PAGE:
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Volume 16, Number 5
April 8, 2010

economy

Also in this section:
Bosco has to back down on garbage truck contract
The changing cruise industry
Maybe not the new symbol of Panama City
The government's labor relations
When public corruption kills, the government pays no damages
Brazilian interest rates
Hatred as a business factor
Martinelli complains about Obama at Cartagena Summit
Slow container port activity across the region last year



Manzanillo International Terminal. Photo by Young in Panama (Creative Commons)
 
The Santos port in Brazil continues to have the most activity in the region, followed by the Colon and Balboa complex in Panama
Container port movements in Latin America dropped 6.8% in 2009
by the Economic Commission for Latin America and the Caribbean (CEPAL)

The economic crisis in the region last year reduced port activity in Latin America and the Caribbean, according to a recent ranking prepared by CEPAL.

The ranking Containerized Port Throughputs 2009 - Latin American and Caribbean Countries, prepared by CEPAL's Unit of Infrastructure Services, reveals that container movements in 20 of the region's main ports as a whole fell 6.8 percent from 2008-2009.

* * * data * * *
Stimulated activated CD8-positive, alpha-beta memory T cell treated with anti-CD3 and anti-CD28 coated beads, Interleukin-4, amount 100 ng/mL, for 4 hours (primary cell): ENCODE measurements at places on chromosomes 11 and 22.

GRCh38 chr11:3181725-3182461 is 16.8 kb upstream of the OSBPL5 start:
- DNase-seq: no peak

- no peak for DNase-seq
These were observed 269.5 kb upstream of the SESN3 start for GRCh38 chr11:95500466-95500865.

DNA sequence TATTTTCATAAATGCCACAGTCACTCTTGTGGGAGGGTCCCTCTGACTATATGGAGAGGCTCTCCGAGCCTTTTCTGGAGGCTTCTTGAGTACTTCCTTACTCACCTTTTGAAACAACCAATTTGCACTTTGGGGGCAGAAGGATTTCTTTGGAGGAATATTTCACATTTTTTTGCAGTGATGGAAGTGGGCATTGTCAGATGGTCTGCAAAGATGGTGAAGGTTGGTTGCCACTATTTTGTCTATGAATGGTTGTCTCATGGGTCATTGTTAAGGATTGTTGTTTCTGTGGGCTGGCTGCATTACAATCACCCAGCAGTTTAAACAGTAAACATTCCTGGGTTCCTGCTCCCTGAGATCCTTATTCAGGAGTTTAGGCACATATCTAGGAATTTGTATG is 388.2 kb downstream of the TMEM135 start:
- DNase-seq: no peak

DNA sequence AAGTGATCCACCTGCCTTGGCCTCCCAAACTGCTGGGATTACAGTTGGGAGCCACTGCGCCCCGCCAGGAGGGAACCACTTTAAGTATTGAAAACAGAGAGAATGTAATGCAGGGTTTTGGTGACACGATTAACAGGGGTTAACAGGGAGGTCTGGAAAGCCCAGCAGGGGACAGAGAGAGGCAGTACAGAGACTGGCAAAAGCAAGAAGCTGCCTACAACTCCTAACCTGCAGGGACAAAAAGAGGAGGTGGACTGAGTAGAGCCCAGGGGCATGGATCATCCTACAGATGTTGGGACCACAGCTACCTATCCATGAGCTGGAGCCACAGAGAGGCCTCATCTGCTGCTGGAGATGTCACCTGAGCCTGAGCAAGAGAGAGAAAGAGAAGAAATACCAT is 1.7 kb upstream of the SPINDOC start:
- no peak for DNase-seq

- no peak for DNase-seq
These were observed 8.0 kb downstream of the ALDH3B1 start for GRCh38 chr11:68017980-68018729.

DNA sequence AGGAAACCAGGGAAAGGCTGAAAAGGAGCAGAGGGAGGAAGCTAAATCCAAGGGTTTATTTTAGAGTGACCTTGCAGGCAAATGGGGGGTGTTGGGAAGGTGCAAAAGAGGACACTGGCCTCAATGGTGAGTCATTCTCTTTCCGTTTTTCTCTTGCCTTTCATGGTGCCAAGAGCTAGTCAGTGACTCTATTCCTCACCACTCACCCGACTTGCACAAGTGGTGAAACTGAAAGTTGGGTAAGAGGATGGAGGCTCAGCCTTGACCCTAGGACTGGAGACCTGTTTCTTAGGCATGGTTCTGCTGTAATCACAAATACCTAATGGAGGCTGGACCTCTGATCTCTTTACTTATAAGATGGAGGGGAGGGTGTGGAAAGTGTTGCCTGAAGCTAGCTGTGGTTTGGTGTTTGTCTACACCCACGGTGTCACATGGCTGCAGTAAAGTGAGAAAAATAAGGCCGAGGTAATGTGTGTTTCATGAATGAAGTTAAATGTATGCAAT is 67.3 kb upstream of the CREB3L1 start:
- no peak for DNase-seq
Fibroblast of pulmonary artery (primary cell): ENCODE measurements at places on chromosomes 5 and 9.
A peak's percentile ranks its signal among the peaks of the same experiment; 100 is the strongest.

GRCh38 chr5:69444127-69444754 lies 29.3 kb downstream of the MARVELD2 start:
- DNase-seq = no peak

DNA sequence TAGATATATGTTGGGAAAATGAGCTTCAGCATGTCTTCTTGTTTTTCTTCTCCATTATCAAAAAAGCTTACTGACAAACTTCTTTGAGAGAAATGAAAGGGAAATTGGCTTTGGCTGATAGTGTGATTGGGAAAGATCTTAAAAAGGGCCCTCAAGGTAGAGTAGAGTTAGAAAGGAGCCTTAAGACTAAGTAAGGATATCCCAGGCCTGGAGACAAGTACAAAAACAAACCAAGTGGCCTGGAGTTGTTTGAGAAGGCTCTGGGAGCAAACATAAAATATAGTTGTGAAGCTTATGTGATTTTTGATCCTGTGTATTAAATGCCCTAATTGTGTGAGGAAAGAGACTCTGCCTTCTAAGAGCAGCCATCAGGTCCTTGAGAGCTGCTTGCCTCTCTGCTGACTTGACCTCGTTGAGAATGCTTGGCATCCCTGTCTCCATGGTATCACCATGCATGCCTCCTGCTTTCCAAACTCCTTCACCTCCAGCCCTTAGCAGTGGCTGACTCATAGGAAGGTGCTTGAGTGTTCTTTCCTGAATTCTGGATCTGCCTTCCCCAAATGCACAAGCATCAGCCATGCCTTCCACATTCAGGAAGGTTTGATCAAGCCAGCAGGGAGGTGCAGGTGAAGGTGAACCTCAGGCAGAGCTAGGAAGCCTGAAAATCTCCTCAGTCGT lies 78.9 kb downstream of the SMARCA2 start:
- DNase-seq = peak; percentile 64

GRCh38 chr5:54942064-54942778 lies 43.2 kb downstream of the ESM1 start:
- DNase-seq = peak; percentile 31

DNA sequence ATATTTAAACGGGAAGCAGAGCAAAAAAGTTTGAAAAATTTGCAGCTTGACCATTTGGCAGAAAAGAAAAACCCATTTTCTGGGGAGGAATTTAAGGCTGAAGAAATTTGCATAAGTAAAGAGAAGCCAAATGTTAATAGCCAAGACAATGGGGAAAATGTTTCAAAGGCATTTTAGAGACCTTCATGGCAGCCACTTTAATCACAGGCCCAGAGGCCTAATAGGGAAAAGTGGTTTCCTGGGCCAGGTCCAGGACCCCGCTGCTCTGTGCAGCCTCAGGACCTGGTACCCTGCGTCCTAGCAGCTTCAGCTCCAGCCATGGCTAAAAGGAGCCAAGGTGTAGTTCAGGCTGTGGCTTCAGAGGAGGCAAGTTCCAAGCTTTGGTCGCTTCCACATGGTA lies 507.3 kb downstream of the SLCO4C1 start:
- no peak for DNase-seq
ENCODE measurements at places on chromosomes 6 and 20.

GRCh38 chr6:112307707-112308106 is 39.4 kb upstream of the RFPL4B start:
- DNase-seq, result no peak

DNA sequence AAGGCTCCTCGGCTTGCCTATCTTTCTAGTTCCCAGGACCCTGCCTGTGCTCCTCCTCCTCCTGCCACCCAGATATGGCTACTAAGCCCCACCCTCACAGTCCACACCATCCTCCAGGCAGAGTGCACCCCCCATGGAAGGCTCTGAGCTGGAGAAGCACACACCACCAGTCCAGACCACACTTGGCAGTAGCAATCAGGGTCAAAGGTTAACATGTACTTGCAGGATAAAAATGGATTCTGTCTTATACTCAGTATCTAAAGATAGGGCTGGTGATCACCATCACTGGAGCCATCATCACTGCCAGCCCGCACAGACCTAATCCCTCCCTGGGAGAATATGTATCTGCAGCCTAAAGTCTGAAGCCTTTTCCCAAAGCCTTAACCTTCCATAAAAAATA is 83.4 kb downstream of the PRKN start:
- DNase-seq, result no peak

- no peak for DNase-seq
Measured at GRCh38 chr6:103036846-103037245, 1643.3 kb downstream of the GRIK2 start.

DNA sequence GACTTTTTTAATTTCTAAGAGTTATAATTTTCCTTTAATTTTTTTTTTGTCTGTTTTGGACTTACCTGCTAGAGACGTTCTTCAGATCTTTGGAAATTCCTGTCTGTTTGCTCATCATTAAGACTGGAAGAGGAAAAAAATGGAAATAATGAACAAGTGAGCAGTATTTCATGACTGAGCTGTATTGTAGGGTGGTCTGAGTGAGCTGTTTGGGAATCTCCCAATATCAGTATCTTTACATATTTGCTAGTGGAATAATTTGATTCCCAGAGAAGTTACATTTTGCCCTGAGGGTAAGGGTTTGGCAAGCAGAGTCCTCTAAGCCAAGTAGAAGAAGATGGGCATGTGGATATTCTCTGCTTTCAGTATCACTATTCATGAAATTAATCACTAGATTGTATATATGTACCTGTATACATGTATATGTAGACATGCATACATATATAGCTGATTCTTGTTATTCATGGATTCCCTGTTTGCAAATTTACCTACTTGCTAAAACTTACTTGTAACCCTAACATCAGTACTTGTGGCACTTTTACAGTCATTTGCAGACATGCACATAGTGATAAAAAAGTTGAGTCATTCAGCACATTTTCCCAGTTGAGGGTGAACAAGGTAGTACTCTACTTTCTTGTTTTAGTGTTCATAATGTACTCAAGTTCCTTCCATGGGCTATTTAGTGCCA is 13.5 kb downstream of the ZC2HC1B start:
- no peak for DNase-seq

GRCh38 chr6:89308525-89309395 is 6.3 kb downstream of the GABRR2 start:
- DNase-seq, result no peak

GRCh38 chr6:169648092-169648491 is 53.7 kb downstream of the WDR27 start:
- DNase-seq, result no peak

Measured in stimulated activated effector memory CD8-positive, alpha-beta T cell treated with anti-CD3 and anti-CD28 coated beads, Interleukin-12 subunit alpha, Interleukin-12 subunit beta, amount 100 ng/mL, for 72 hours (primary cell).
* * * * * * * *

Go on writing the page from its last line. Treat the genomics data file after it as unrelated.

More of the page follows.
In some cases, this reduction was over 30 percent. However, this did not alter ranking positions significantly with regard to 2008.

Although still leading in the ranking with 2.25 million TEUs (Twenty-foot Equivalent Unit) in 2009, the port of Santos, in Brazil, nonetheless experienced a 15.7 percent drop in activity.

Santos is followed closely by the port complex Colon and Balboa in Panama, with 2.21 and 2 million TEUs, respectively. Activity in both of these ports also fell with regard to the previous year.

Of the 75 ports included in CEPAL's ranking, only five had higher TEUs, although in several cases, this increase is due solely to a greater handling of empty containers.

The port of Cartagena in Colombia is the only one in the "club of a million TEUs" that increased its activity, by 7.65 percent, from 2008-2009.

According to CEPAL, the situation in the region is not too different from that of the rest of the world, which also experienced lower containerized port throughputs in 2009.



Also in this section:
Bosco has to back down on garbage truck contract
The changing cruise industry
Maybe not the new symbol of Panama City
The government's labor relations
When public corruption kills, the government pays no damages
Brazilian interest rates
Hatred as a business factor
Martinelli complains about Obama at Cartagena Summit
Slow container port activity across the region last year


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